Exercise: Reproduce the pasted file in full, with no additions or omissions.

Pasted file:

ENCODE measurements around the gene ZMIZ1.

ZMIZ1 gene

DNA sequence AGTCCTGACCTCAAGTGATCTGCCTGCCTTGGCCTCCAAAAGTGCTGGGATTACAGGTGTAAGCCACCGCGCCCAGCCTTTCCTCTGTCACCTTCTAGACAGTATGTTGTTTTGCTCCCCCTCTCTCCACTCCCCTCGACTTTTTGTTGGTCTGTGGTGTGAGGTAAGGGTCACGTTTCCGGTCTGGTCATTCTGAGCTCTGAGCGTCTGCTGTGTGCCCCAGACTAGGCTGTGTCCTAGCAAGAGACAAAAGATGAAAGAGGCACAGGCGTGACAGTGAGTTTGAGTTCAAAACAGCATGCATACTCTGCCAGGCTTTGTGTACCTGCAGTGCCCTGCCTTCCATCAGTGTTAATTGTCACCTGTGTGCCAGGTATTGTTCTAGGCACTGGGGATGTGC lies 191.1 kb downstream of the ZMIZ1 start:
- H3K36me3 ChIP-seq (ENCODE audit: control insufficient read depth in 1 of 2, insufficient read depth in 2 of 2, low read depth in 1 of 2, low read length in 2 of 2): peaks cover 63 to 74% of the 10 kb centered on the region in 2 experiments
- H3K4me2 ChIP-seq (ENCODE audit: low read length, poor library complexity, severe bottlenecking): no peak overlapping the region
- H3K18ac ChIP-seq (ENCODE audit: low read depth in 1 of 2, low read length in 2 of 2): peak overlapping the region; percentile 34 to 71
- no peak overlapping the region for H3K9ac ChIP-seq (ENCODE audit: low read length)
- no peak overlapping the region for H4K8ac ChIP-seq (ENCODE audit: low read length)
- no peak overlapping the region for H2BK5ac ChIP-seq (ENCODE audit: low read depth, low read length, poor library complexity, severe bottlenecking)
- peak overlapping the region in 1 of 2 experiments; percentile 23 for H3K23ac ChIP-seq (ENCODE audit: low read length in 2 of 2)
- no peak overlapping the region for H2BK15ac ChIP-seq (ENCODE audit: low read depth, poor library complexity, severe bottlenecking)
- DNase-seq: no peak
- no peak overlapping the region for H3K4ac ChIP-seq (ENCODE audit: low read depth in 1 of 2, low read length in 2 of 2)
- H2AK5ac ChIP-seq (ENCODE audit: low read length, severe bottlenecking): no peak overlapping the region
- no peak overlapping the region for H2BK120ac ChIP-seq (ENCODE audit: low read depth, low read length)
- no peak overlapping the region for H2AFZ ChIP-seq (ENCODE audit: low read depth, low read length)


ENCODE measurements around the gene ZMIZ1.

ZMIZ1 gene

DNA sequence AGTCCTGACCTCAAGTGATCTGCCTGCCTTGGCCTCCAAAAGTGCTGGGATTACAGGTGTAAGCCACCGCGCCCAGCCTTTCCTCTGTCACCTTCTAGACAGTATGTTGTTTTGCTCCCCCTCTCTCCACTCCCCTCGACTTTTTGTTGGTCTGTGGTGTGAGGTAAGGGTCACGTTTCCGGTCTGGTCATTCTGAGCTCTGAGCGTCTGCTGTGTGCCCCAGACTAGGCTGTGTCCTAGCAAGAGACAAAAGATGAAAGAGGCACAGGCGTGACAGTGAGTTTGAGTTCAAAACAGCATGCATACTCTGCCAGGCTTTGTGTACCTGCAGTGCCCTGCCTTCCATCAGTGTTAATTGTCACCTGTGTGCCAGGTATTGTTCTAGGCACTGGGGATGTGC lies 191.1 kb downstream of the ZMIZ1 start:
- H3K36me3 ChIP-seq (ENCODE audit: control insufficient read depth in 1 of 2, insufficient read depth in 2 of 2, low read depth in 1 of 2, low read length in 2 of 2): peaks cover 63 to 74% of the 10 kb centered on the region in 2 experiments
- H3K4me2 ChIP-seq (ENCODE audit: low read length, poor library complexity, severe bottlenecking): no peak overlapping the region
- H3K18ac ChIP-seq (ENCODE audit: low read depth in 1 of 2, low read length in 2 of 2): peak overlapping the region; percentile 34 to 71
- no peak overlapping the region for H3K9ac ChIP-seq (ENCODE audit: low read length)
- no peak overlapping the region for H4K8ac ChIP-seq (ENCODE audit: low read length)
- no peak overlapping the region for H2BK5ac ChIP-seq (ENCODE audit: low read depth, low read length, poor library complexity, severe bottlenecking)
- peak overlapping the region in 1 of 2 experiments; percentile 23 for H3K23ac ChIP-seq (ENCODE audit: low read length in 2 of 2)
- no peak overlapping the region for H2BK15ac ChIP-seq (ENCODE audit: low read depth, poor library complexity, severe bottlenecking)
- DNase-seq: no peak
- no peak overlapping the region for H3K4ac ChIP-seq (ENCODE audit: low read depth in 1 of 2, low read length in 2 of 2)
- H2AK5ac ChIP-seq (ENCODE audit: low read length, severe bottlenecking): no peak overlapping the region
- no peak overlapping the region for H2BK120ac ChIP-seq (ENCODE audit: low read depth, low read length)
- no peak overlapping the region for H2AFZ ChIP-seq (ENCODE audit: low read depth, low read length)